Monday, July 31, 2023

What about the games that survived the purge

 I’ve written a fair bit about purging games when we prepared to move across the country. But I forgot to write about what I didn’t sell or donate. So let’s look at what I’m actually keeping. 

Plenty of factors that I had to ask myself. Do I want to play it?  Can I get other folks to play it? How much storage space does it take up? How hard would it be to ever get again?
When I switched my thinking from what to get rid of to what the keep (which made getting rid of games a lot easier), the first thing I thought was that we were going to keep every Ticket to Ride map we have. Since I first got the US map in 2004, that franchise has been possibly my most consistent gaming experience. I can count on playing Ticket to Ride.

(And, no I don’t have all the maps. Far from it. But I have enough to keep us happy)

Ticket to Ride helped define my criteria. Family weight games that take less than an hour that I know folks like to play. Not every game checks every box but that was the basic idea. Generally, games for a family game night where bedtime is enforced.

(And smaller size did go a long way towards being a tie breaker. Storage space was the biggest drive towards this purge after all)

One criteria that didn’t get much traction was getting rid of games with the idea I could get them again. I had thought about getting rid of Take It Easy and Settlers of Catan’s and getting them again when I wasn’t worried about packing space. But I realized that was silly and wasteful. And my wife wouldn’t let me get rid of Catan.

What I did find myself asking was ‘would this game be impossible to get again?’ Which didn’t save a lot of games but that did save Discworld: Ankh-Morpork and Take It To The Limit.

At the end of the day, I still have a couple hundred games. It’s not like I stopped having a game closet. I’m just trying to have one that I’ll actually use.

Friday, July 28, 2023

Next Station: Tokyo is dot to dot brilliance

Last month, while waiting for some brake work to be done, I taught myself some games on Board Game Arena. Out of the four games I tried out, Next Station: Tokyo was the clear winner.

The core idea of the game is drawing lines between symbols. Which isn’t anything new and was frankly old hat long before Roll and Writes became a thing that thrilled publishers. (Dot to dot, anyone?) Next Station: Tokyo, though, has a really solid and interesting decision tree built into the idea.

The theoretical theme of the Next Station games is building subway systems in cities. In practice, the theming makes the Rolling Japan/America look like an 18XX game. The theme could have been about interstellar travel or computer hacking or neurological surgery or quilt design without changing a thing.

Not that I care but Next Station is more abstract than Chess.

The player sheet show a play area that consists of thirteen districts. The symbols are aren’t in a grid or even particular symmetrical but they are connected together a network of dotted lines. There are four starting symbols, each one tied to a specific color.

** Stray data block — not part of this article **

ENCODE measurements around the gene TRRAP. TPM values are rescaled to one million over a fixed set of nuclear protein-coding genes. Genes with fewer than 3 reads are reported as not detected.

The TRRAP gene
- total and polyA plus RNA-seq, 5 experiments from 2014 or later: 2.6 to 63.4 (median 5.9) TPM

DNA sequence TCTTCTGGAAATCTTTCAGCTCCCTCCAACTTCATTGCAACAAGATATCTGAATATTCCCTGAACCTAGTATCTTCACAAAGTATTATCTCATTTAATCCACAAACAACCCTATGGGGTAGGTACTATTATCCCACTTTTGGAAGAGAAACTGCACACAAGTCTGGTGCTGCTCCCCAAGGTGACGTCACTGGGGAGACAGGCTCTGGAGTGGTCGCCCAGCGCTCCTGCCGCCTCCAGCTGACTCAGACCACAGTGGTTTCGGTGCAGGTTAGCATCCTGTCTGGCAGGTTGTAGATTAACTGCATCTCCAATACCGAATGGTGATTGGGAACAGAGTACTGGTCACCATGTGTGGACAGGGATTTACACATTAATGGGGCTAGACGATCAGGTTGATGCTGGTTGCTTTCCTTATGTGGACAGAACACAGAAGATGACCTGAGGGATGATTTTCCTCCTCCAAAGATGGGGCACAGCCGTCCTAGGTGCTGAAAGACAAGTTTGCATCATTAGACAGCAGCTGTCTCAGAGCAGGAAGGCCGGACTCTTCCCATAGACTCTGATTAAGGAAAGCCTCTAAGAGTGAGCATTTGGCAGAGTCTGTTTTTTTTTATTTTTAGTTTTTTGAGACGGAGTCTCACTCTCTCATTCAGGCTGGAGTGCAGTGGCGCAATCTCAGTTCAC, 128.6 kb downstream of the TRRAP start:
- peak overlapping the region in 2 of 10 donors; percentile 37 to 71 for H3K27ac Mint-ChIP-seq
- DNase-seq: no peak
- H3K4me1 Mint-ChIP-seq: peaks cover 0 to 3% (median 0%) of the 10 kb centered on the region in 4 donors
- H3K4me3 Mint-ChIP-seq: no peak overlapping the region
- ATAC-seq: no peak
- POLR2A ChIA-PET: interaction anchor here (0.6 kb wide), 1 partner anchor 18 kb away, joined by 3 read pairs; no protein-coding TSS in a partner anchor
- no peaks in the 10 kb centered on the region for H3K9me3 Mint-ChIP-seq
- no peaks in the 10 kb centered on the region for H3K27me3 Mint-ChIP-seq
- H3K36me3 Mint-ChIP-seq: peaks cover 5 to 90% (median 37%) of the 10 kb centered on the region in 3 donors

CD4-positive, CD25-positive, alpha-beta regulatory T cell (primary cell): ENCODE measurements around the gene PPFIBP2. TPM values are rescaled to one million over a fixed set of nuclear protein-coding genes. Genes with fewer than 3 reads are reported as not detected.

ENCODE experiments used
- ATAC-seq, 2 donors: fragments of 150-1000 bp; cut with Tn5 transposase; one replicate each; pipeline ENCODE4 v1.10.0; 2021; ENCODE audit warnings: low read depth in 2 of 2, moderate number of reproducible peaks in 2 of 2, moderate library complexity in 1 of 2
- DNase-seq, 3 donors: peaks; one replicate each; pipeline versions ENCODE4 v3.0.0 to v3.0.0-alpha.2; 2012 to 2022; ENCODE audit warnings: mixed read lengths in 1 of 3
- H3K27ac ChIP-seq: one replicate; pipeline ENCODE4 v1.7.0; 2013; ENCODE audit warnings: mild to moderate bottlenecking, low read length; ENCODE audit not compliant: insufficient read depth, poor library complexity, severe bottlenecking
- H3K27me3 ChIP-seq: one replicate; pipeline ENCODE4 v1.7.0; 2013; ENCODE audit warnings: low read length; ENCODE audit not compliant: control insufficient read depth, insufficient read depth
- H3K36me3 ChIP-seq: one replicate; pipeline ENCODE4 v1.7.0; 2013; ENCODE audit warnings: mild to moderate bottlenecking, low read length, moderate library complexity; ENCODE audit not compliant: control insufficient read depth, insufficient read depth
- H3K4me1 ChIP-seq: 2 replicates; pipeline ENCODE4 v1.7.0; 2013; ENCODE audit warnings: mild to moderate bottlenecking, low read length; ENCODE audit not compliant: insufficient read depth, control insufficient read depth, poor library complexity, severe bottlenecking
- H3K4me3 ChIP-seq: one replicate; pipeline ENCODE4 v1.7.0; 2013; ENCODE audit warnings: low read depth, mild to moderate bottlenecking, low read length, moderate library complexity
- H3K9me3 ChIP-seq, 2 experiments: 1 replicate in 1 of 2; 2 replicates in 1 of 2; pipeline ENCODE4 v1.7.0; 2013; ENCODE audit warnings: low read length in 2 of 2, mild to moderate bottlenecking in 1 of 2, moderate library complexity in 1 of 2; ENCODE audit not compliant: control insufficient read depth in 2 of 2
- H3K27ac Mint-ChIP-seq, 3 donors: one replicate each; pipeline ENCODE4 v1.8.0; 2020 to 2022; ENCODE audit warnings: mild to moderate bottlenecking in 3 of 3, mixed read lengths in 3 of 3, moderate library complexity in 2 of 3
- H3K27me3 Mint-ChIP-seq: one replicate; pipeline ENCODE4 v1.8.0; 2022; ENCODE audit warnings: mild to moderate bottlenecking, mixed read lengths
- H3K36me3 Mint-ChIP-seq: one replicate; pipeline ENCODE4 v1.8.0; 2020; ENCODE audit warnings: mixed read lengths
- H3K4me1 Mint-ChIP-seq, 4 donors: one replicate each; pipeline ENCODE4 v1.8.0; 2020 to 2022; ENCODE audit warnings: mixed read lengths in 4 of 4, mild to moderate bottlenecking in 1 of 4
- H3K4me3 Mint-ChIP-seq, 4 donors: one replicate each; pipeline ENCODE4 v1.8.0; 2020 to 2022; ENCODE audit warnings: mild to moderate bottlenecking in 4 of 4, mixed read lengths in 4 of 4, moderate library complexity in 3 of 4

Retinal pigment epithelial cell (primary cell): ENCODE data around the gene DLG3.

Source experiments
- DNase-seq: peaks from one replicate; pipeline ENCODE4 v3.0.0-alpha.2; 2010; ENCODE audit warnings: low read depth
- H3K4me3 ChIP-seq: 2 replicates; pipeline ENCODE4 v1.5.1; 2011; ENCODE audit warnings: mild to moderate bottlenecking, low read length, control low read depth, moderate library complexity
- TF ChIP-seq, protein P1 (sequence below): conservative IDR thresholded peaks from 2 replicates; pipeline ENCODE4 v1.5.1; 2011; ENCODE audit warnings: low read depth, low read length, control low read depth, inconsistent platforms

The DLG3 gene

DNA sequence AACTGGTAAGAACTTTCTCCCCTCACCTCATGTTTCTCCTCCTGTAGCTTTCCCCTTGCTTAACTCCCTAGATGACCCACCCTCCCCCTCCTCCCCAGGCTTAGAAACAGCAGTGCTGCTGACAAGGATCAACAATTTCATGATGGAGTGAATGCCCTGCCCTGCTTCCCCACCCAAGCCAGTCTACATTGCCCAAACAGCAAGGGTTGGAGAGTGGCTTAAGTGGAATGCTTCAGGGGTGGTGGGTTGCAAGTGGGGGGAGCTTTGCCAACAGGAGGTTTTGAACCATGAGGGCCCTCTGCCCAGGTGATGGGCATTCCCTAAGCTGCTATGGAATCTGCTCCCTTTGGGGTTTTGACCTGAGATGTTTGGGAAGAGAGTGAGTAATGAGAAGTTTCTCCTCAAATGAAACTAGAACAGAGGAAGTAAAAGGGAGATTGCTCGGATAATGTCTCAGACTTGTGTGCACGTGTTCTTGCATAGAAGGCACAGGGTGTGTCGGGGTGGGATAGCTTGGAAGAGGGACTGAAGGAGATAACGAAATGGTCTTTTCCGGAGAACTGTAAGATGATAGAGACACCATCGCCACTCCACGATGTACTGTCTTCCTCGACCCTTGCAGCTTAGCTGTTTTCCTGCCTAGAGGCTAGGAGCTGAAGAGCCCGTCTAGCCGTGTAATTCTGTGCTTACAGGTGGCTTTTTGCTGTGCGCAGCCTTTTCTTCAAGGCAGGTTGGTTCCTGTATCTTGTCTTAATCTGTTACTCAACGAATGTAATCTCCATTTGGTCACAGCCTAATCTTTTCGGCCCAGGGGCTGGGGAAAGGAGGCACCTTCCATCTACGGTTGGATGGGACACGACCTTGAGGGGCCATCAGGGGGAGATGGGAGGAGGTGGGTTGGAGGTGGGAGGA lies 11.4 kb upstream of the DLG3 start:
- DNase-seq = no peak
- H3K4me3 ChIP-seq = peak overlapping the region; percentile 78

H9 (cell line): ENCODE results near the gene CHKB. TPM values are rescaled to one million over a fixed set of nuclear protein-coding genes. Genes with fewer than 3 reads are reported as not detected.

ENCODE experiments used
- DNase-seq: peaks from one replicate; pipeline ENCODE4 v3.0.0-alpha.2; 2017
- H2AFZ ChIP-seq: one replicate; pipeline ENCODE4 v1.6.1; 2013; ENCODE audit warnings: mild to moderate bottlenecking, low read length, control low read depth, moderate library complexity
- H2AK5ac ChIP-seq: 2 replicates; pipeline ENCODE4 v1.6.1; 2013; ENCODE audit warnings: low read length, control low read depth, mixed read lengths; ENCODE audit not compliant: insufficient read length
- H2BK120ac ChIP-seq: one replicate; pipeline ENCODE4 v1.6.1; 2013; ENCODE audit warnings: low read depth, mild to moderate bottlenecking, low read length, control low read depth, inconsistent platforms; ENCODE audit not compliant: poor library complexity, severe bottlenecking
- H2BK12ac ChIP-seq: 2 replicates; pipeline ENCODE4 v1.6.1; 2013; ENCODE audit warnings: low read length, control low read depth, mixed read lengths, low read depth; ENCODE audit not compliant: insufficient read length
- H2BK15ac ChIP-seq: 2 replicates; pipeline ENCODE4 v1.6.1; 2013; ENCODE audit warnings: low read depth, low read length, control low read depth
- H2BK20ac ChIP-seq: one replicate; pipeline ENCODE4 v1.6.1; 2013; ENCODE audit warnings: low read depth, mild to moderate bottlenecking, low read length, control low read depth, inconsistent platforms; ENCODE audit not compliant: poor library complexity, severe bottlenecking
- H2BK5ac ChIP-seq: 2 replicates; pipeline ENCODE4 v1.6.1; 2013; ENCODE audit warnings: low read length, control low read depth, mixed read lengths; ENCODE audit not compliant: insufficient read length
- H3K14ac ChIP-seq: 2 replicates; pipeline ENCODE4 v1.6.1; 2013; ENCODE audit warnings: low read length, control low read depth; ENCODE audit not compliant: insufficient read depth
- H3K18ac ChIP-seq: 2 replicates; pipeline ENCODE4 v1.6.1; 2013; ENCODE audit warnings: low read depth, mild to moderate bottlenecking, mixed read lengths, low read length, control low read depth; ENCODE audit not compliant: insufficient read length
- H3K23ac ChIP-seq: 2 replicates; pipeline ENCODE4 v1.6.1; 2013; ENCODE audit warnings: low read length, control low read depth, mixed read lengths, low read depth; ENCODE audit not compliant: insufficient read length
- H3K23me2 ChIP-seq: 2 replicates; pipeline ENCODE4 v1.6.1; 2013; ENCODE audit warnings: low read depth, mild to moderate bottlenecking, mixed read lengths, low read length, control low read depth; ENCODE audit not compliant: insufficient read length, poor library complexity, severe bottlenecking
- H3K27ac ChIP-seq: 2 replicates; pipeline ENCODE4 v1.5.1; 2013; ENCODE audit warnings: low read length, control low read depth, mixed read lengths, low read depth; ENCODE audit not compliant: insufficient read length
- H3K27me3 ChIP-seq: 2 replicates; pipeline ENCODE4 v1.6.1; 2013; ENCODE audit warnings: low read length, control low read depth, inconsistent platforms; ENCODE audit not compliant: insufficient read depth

Next Station is a Flip-and-Write game. I’ve played literally dozens of Roll and Write games. Unsurprisingly, I found it controlled the randomness more than dice would have. There’s an eleven card deck that you go through four times with four different colored pencils/markers/etc. In addition to symbols (marking what you have to connect to), there are jokers and railroad switch cards (that let you connect from any point, not just the end points)

There are four different ways to get points. Routes are worth the number of districts they go through times the number of stations in the district where they have the greatest number of stations. (It makes sense when you have to do it) There are eight points on a green loop. You lose three points for every one you don’t connect to so they are really worth three points each. You get increasing points for having interchanges with three to five connections. And you get points for any interchanges in the outer districts (tourist stamps)

So… what makes this dot-to-dot game great? The answer is as simple as the game. You have to do your best to maximize the different ways of scoring with a reasonable ability to estimate your chances. Chasing after one way of scoring points will mean having to ignore another one. You can’t do everything. And the small deck gives a good idea of the odds of getting a symbol but it’s not a guarantee.

In short, Next Station: Tokyo takes a very simple and familiar mechanic and creates a deliciously tangled decision tree out of it. There are a lot more interesting choices and replay value than I was expecting.

I do want to try the London map and I hope more maps are coming.

Wednesday, July 26, 2023

Why do publishers hate Anthony Monday?

Until earlier this year, I hadn’t realized that John Bellairs had written three series of books for kids.  I’ve known about the Lewis Barnavelt and Johnjy Dixon books since I was their target demographic age but Anthony Monday was new to me.

Funny enough, I had actually heard of the first book, The Treasure of Alpheus Winterborn, back in those days. But I hadn’t realized it was by Bellairs  or that it was the start of a series. (I also hadn’t read it)

Unlike Bellairs’ other series, the Anthony Monday books don’t start out as gothic horror (although apparently they switch over to fantasy and gothic horror by the second book) Instead, Treasure is a straight up mystery, with the characters on a hunt for the eponymous treasure.

Brad Strickland, who has been empowered by either Bellairs’ estate or publisher to continue his work, has said that publishers don’t like Anthony Monday and aren’t interested in having him continue the series. So I went into Treasure with an eye for figuring out why that was the case.